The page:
Multi-group analysis of grooming network position in a highly social primate
Journal Contribution - Journal Article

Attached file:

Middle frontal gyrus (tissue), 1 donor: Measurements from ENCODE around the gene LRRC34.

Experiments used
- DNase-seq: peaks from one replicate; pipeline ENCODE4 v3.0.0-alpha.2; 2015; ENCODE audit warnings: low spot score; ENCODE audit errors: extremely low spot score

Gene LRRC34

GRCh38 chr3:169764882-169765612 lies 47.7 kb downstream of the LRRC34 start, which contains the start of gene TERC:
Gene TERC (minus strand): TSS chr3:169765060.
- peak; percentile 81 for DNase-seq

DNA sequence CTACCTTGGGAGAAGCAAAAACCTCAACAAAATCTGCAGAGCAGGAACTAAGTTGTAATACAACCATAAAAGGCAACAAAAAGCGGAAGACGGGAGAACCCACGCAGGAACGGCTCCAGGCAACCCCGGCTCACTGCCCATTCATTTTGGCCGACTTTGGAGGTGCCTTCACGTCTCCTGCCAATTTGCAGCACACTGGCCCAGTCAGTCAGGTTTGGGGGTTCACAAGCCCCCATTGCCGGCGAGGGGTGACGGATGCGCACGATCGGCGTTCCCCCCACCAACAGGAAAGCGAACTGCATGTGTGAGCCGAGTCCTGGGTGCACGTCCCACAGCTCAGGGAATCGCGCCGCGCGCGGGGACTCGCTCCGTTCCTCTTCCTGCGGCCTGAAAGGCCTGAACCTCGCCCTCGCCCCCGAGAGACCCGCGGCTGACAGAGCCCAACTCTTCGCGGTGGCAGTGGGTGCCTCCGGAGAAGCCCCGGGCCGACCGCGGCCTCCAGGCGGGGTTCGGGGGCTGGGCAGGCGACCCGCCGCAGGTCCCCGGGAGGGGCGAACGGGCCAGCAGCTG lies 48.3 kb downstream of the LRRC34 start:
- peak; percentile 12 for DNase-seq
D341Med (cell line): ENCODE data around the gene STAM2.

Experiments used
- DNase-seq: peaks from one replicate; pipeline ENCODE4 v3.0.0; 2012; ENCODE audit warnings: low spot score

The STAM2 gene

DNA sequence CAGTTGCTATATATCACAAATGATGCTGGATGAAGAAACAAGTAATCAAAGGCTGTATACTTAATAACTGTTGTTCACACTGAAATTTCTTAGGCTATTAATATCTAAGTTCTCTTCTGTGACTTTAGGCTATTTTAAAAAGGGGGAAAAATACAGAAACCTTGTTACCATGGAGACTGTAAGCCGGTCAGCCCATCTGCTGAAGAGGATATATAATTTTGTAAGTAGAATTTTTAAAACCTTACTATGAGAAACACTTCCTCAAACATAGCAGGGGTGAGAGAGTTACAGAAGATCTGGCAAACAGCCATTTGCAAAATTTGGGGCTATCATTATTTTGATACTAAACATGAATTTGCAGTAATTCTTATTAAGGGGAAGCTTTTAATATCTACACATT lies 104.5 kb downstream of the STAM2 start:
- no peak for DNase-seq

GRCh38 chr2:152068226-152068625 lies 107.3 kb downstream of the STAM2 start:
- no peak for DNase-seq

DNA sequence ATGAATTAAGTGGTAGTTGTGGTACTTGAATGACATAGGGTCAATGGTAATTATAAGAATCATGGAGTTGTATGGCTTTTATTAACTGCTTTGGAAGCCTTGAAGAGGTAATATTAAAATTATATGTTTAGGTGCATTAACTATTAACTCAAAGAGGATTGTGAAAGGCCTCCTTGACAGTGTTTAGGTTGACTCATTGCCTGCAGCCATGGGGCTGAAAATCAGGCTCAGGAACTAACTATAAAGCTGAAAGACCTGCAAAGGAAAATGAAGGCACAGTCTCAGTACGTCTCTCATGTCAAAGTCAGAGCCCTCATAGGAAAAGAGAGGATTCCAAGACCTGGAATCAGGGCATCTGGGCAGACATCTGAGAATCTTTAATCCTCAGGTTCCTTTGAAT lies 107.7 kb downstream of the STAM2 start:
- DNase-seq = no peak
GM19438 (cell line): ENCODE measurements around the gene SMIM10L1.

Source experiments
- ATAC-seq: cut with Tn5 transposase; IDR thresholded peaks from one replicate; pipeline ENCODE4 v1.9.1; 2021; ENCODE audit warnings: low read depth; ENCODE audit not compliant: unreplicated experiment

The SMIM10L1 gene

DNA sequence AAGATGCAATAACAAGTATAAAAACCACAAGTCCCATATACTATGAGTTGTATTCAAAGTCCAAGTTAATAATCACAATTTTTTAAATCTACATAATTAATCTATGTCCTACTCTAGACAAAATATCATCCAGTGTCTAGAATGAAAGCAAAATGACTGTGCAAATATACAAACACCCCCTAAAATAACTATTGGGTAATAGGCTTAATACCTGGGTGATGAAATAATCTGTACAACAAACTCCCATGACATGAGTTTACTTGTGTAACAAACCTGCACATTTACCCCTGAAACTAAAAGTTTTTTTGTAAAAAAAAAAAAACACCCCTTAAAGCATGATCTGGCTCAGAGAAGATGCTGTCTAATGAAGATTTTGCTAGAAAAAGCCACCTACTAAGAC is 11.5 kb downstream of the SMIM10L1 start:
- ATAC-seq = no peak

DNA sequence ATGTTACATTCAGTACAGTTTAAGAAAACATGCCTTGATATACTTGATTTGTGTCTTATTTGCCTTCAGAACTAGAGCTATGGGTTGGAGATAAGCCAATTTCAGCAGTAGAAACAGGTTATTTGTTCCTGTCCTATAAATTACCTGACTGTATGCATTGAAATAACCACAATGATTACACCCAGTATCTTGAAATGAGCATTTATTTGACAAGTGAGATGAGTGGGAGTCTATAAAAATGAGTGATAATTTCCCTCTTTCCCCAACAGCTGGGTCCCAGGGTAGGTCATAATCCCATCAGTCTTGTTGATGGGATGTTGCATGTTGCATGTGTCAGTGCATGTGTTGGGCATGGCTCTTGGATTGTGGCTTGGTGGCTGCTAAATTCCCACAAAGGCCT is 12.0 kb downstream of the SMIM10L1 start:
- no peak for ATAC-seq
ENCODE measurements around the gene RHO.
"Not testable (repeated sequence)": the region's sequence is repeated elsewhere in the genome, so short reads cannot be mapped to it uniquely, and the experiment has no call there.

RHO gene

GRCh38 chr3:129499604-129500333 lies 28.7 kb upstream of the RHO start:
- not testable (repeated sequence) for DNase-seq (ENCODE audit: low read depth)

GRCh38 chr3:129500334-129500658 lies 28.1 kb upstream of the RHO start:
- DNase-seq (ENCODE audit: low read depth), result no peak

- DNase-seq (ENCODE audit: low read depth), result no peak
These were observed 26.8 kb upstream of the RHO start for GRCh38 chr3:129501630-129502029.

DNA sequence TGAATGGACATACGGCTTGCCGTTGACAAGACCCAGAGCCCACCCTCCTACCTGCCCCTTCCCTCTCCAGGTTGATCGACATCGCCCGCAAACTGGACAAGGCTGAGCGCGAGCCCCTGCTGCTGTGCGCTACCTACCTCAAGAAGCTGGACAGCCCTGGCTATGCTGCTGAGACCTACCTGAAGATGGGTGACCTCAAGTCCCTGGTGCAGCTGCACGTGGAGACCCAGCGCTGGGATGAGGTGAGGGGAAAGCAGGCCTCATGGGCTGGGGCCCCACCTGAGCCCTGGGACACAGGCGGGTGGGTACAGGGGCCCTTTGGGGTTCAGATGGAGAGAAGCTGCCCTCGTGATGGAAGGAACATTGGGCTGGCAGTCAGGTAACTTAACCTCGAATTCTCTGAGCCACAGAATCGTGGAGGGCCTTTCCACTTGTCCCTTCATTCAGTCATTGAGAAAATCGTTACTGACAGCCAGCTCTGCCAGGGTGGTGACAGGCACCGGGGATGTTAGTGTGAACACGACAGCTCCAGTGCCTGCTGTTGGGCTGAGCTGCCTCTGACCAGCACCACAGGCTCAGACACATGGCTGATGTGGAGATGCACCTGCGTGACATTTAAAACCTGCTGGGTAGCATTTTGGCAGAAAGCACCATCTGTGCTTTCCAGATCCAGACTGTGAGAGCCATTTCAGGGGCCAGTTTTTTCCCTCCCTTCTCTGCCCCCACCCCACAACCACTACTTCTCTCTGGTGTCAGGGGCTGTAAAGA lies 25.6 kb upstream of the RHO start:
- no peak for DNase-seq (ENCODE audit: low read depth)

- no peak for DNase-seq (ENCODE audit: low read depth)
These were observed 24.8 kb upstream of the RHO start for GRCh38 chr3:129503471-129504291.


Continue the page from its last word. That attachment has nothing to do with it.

Individual variation in complex social behavioral traits, like primate grooming, can be influenced by the characteristics of the individual and those of its social group. To better grasp this complexity, social network analysis can be used to quantify direct and indirect grooming relationships. However, multi-group social network studies remain rare, despite their importance to disentangle individual from group-level trait effects on grooming strategies. We applied social network analysis to grooming data of 22 groups of zoo-housed bonobos and investigated the impact of three individual (sex, age, and rearing-history) and two group-level traits (group size and sex ratio) on five social network measures (out-strength, in-strength, disparity, affinity, and eigenvector centrality). Our results showed age-effects on all investigated measures: for females, all measures except for affinity showed quadratic relationships with age, while in males, the effects of age were more variable depending on the network measure. Bonobos with atypical rearing histories showed lower out-strength and eigenvector centrality, while in-strength was only impacted by rearing history in males. Group size showed a negative association with disparity and eigenvector centrality, while sex ratio did not influence any of the investigated measures. Standardization for group size did not impact the effects of sex and age, indicating the robustness of these findings. Our study provides comprehensive insights into the complexity of grooming behavior in zoo-housed bonobos, and underlines the importance of multi-group analyses for the generalizability of social network analysis results for species as a whole.